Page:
Administrative law – Physicians and surgeons – Disciplinary proceedings – Billing matters – Decisions of administrative tribunals – College of Physicians and Surgeons – Failure to provide reasons – Test – Judicial review – Natural justice – Procedural requirements and fairness
Anstead v. Joint Medical Professional Review Committee,  S.J. No. 373, Saskatchewan Court of Queen’s Bench, May 27, 2005, Allbright J.
Dr. Anstead was paid by the Government of Saskatchewan, through the Department of Health, on a fee for service basis. Dr. Anstead agreed to be paid in accordance with the payment schedule and assessment rules applicable to the services he rendered to patients. On June 25, 2003, the chairman of the Committee forwarded to Dr. Anstead a copy of the Committee’s final report with respect to an assessment of Dr. Anstead’s billing practices. The report constituted approximately seven pages summarizing the proceedings which occurred at a hearing on February 15, 2003. The report concluded with the final order of the Committee. The Committee found that due to overservicing by Dr. Anstead, it was entitled to recover 40% of the fees paid out for certain services billed during the period under review. As well, the Committee ordered that, due to overservicing, all partial assessment services for patients seen more than five times be reduced to 82.5% of the payment schedule rate for the period under review. The reassessment order totalled $15,746.72. Dr. Anstead filed a notice of appeal with respect to this order.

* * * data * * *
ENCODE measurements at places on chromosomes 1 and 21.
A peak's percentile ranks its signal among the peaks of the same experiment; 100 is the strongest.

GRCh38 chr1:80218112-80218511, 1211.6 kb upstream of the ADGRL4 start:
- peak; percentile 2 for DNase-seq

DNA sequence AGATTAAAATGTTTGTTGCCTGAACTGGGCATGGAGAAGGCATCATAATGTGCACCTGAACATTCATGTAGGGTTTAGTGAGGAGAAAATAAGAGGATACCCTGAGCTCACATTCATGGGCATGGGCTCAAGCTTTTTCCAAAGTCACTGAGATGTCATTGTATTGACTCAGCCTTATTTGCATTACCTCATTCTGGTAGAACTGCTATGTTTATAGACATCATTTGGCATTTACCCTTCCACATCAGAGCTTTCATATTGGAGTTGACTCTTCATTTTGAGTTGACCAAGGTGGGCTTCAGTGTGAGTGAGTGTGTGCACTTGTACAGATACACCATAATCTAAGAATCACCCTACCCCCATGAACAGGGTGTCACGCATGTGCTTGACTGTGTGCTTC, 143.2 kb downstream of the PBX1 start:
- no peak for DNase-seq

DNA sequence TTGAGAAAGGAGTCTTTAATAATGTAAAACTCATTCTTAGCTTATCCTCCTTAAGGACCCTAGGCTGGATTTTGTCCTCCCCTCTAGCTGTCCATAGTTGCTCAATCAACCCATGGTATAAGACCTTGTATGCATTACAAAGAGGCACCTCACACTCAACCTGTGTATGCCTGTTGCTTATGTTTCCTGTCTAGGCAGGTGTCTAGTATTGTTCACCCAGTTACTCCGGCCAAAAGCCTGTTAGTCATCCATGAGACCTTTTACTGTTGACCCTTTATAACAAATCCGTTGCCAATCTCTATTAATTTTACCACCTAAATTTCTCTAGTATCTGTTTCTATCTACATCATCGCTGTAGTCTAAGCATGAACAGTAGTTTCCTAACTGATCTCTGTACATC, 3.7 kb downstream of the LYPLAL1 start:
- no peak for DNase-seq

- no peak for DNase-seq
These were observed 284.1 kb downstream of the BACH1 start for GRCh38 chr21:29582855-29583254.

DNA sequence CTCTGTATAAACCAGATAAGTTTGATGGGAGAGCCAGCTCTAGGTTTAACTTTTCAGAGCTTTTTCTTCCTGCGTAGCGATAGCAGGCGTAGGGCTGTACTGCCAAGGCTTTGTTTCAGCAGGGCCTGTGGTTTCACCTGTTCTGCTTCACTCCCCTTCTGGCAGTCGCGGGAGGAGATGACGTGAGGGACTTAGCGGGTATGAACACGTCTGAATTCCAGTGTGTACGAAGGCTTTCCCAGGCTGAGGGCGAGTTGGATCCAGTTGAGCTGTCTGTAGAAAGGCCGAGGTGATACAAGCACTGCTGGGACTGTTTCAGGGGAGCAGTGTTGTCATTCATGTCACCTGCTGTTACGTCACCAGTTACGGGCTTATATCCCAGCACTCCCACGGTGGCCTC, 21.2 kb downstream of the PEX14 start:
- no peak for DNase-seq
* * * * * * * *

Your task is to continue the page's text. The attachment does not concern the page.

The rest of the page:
The Court indicated that there are three fundamental requirements imposed on a Committee review process:
- that the hearing be undertaken by an impartial tribunal;
- that the hearing conducted must be a “fair” hearing; and
- that the process of the Committee throughout must be transparent to the physician and to an objective observer.
In this case, the Court held that the Committee did not observe the rules of natural justice by providing reasons for its decision. The Court noted that for reasons to be considered adequate, the reasons must be such as to enable the person concerned or an objective observer to assess the reasoning process, including an identification of the more relevant evidence to that process. One of the issues raised by Dr. Anstead was the use by the Committee of billing statistics and the details of the related peer group relied upon by the Committee. The Court noted that it was impossible to determine from the reasons whether or not the Committee did rely upon peer group billing statistics in making its decision. Therefore, the Court held that the reasons provided by the Committee were insufficient and referred the matter back to the Committee with the direction that the Committee reconsider its order and provide Dr. Anstead with supporting reasons for its decision.
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